Yes and no. There are complications with it.
Let's take my own field as a lawyer. Lawyers are provincially regulated. There is no federal bar that would approve my standing as a lawyer. The federal government hires lawyers, and they require the lawyers to be recognized and registered as lawyers in one of the provincial jurisdictions. If it were to decide it would have its own standards and certify an individual as being a lawyer for its purposes, but that individual had no recognition by any of the regulatory officials, that lawyer might not be terribly useful to them.
So it's a bit of an artificial question, because the individual has to work in a larger economic field than just the federal field. While it may theoretically be possible in some fields for the federal government to decide that this individual is going to work for us and only for us, so we'll decide whether he's qualified to fly a plane or not and don't need provincial authorities to tell us, there may nonetheless be other reasons why some recognition outside of the federal level should be obtained.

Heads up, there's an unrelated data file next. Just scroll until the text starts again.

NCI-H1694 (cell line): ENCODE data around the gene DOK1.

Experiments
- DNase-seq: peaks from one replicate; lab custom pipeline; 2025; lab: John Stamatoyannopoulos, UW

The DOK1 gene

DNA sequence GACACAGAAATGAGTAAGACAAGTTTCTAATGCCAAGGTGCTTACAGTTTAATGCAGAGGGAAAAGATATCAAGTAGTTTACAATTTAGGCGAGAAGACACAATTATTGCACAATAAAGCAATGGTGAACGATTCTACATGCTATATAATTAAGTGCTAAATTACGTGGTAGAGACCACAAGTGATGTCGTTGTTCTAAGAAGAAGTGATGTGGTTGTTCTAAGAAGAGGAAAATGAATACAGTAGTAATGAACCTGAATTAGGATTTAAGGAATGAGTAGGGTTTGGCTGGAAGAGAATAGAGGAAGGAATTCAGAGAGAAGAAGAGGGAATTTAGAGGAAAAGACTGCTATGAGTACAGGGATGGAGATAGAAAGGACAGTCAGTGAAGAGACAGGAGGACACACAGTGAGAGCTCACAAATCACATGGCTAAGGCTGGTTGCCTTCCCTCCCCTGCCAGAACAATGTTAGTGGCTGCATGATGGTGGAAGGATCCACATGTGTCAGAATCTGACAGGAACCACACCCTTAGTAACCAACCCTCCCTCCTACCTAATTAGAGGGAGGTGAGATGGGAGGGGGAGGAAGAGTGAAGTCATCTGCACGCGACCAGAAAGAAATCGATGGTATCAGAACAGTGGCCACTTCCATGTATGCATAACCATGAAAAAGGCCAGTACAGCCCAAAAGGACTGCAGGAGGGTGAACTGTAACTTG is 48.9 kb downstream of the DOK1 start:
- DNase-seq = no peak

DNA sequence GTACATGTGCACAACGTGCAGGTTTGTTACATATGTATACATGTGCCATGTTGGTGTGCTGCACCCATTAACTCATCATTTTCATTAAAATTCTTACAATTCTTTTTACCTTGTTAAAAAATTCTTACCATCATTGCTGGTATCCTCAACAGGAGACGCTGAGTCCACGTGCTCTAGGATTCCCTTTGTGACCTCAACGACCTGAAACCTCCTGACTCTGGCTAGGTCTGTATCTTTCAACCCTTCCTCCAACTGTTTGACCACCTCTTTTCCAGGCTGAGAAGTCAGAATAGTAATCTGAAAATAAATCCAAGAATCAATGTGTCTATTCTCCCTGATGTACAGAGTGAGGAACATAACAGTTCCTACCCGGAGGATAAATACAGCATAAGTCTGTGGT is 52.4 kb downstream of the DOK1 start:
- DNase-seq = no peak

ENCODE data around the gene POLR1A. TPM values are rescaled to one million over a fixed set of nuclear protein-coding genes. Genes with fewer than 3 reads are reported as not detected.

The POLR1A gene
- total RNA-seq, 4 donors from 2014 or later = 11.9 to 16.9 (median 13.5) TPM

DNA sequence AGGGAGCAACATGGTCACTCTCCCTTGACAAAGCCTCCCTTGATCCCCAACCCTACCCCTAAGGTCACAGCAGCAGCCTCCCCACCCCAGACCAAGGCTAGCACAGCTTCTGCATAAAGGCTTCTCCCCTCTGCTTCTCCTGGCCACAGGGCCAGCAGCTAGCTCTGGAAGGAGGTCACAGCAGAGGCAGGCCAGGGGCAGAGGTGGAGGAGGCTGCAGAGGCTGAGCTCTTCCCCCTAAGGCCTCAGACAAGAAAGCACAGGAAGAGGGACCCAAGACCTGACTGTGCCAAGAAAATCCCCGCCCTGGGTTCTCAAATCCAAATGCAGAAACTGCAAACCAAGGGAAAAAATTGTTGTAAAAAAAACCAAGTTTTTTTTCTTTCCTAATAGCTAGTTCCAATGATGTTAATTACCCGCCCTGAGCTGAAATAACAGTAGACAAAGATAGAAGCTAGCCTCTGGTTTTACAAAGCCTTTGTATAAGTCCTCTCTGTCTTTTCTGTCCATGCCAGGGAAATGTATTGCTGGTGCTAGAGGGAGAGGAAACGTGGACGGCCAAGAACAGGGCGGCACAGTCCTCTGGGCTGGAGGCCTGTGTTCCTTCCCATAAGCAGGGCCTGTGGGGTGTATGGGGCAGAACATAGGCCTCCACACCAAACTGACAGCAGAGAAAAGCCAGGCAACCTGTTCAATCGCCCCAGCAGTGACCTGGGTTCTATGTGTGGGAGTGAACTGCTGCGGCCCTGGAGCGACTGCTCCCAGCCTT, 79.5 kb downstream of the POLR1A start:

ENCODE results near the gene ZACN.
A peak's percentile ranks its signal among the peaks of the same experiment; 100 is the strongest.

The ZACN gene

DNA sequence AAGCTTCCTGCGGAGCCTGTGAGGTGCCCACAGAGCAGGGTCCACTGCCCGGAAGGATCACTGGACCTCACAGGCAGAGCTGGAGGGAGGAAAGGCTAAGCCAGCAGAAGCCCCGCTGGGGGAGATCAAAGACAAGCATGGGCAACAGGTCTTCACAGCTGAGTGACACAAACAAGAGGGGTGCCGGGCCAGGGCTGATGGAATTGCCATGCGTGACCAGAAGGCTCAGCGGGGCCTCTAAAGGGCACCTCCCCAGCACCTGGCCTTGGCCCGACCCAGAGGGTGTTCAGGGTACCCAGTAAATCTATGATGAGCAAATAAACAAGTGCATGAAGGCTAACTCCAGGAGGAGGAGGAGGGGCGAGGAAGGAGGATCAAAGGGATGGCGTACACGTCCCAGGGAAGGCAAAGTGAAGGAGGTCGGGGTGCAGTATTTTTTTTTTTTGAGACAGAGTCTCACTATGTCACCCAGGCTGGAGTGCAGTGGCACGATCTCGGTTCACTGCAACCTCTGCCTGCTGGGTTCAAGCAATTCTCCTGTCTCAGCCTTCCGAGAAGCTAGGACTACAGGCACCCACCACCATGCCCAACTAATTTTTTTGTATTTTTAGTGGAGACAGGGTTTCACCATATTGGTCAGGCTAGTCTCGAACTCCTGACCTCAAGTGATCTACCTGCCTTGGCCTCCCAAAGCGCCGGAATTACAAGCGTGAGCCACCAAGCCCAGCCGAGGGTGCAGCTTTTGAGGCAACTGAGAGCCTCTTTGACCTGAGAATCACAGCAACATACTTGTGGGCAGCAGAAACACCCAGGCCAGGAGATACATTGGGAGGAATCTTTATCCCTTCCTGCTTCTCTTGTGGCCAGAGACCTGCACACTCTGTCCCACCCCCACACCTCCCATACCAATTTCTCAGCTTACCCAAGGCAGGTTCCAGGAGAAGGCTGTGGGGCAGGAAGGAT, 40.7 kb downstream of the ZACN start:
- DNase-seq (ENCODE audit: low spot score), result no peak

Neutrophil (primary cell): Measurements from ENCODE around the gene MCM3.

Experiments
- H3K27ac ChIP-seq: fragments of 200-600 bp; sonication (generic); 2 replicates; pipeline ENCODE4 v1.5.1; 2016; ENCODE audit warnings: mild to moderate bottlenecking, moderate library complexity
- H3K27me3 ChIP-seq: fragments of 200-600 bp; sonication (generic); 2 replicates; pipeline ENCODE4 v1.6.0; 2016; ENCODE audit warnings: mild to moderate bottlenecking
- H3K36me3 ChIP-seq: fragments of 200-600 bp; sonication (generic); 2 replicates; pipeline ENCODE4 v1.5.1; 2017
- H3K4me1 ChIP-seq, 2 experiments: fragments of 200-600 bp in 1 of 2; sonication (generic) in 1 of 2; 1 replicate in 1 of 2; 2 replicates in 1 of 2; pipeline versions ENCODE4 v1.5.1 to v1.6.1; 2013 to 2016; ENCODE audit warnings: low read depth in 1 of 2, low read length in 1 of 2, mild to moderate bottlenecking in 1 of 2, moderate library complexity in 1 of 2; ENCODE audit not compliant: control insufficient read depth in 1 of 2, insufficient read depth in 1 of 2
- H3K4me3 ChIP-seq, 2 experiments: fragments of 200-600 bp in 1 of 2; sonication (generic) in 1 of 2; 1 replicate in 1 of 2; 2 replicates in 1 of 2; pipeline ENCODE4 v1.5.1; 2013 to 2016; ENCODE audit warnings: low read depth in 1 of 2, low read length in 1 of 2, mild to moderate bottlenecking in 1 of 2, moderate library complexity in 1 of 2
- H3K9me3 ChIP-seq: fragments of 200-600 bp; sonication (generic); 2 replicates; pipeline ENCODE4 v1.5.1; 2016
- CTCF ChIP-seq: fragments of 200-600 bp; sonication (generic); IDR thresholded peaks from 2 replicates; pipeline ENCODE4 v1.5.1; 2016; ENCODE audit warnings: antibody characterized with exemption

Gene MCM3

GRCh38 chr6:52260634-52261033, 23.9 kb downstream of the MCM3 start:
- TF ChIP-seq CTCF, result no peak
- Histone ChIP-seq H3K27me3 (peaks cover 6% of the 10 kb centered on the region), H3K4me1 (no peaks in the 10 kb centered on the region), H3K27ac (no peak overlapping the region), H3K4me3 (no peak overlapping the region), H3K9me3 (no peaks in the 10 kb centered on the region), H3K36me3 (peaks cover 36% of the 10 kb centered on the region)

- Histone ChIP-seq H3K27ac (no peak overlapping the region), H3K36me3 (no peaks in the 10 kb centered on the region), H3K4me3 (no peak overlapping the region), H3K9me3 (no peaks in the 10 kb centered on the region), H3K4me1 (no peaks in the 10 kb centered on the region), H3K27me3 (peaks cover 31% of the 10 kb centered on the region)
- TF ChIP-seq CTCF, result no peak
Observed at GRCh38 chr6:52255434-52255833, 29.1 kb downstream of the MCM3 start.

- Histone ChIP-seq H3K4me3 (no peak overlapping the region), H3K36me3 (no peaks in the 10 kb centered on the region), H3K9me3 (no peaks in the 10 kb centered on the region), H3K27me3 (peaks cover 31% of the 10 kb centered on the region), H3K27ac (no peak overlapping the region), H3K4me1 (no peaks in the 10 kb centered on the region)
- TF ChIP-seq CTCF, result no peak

Going to that particular example of pilots—and I don't know for sure whether I'm right in saying this, so I again qualify what I'm saying, but I'm curious now and will double-check to see whether this is the case—it seems to me that if the airlines are federally regulated and provinces have no jurisdiction in regulating airlines, then yes, the federal government would have the ability to decide whether someone is qualified to fly a plane. So with some caveat, that makes sense to me, but I'd want to double-check to see whether the feds are actually doing this or have chosen to accept provincial control of that area too.